Eating well while living on campus is possible, with a little work

Alyssa Jingling

The freshman 15 is no joke. It is possible, however, to eat healthy while navigating the 40 Acres with limited time and money. With just a little planning in advance, students can find and create quick, healthy meals to eat in between classes. Students should take the time to plan nutritious meals and plant-based snacks in order to properly fuel their bodies with the clean energy and nutrients they need to navigate college life.

“What I recommend to students in a hurry is to use the Eco2Go box to fill up, and bring it back to your dorm to grab in a rush,” Sotear Kuy, a registered dietitian for University Housing and Dining, says. “If you have time, go online to see the menu for a dining hall up to a week in advance, and make your healthy decisions there.” Students can fill up these boxes in any dining hall on campus to bring back to their dorm to eat later. With a little careful planning, you can bring back healthy options.

“Look for items that contain whole grains, protein and healthy fats,” Kuy said. Eating healthy is about finding a balance. Kuy recommends food lines where you can customize what you’re eating, such as a deli line or a build-your-own-bowl line.

Meal planning can be daunting. On Instagram or Pinterest, it often looks like containers filled with colorful vegetables that take up a lot of fridge space. It doesn’t have to be hard, though. Once a week, students can take a half hour from their Sunday Netflix binge to plan out what to pack in their Eco2Go container each day. The Nutrition Services website lists the nutrition icon meanings and how to eat on a specific diet, like vegan or gluten free.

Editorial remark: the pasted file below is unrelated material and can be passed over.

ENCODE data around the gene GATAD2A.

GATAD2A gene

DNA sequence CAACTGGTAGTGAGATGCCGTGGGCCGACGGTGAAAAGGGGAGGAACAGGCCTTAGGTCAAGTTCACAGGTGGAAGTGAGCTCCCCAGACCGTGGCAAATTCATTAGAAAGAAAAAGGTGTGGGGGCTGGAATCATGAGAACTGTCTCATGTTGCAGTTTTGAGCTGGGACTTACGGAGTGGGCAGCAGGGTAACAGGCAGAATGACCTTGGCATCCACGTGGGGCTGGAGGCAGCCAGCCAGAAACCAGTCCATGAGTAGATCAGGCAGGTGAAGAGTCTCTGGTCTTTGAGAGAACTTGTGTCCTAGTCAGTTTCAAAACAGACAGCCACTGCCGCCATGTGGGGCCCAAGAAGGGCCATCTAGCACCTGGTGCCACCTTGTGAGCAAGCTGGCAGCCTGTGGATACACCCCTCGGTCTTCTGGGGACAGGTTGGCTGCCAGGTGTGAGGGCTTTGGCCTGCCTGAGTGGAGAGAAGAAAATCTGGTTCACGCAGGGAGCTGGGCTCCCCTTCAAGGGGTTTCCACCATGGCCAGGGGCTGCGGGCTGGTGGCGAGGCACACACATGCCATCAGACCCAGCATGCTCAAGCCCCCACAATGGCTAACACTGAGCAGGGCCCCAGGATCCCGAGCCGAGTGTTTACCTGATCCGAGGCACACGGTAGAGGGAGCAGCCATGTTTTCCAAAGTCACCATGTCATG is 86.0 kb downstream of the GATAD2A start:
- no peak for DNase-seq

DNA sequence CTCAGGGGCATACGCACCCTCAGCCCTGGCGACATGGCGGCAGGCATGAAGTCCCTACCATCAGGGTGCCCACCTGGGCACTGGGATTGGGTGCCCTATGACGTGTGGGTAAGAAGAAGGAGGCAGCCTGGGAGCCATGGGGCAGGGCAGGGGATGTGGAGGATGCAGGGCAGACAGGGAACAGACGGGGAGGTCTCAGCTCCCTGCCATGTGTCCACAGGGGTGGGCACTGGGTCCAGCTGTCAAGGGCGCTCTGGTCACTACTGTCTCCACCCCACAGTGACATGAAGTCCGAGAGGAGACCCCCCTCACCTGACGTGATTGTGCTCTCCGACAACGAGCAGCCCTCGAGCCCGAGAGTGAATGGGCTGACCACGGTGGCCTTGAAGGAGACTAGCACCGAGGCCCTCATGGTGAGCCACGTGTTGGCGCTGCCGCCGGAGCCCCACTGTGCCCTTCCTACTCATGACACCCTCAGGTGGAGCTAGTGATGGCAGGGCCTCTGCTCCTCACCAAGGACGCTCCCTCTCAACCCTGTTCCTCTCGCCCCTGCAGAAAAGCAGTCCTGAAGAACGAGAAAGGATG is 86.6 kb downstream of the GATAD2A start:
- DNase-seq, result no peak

It’s easy to grab a quick, hot meal from Wendy’s. But over time, fast food meals add up. Buying fast food every day gets expensive, and you end up eating a lot of empty calories. Vegetables provide a lot of mass with less calories, which can make them cheaper. As a result of their mass, you also don’t need to eat as much to feel full. Even though you are eating less calories, fresh foods are typically nutrient-dense and provide a greater range of vitamins and minerals than fast food.

On-campus markets such as JCL sell some fresh produce, but you can also check out the UT Farm Stand, which brings organic Texas produce to Jester Plaza every other Wednesday during the school year.

Changing your diet can be challenging, but college is a great time to try out a plant-based diet — especially in Austin. According to The Permanente Journal, following a vegan or vegetarian diet has many benefits, such as lowered risk for heart disease, Type 2 diabetes and hypertension. These diets can also help with weight management. By promoting better health, you will spend less money on medicine and doctor’s visits, leaving you with extra cash for other college expenses.

Part of college learning is how to take care of yourself, which involves giving your body the nutrients you need in the form of good food. Take the time to plan out healthy, fresh foods to eat while rushing around campus.

Jingling is an English junior from Georgetown.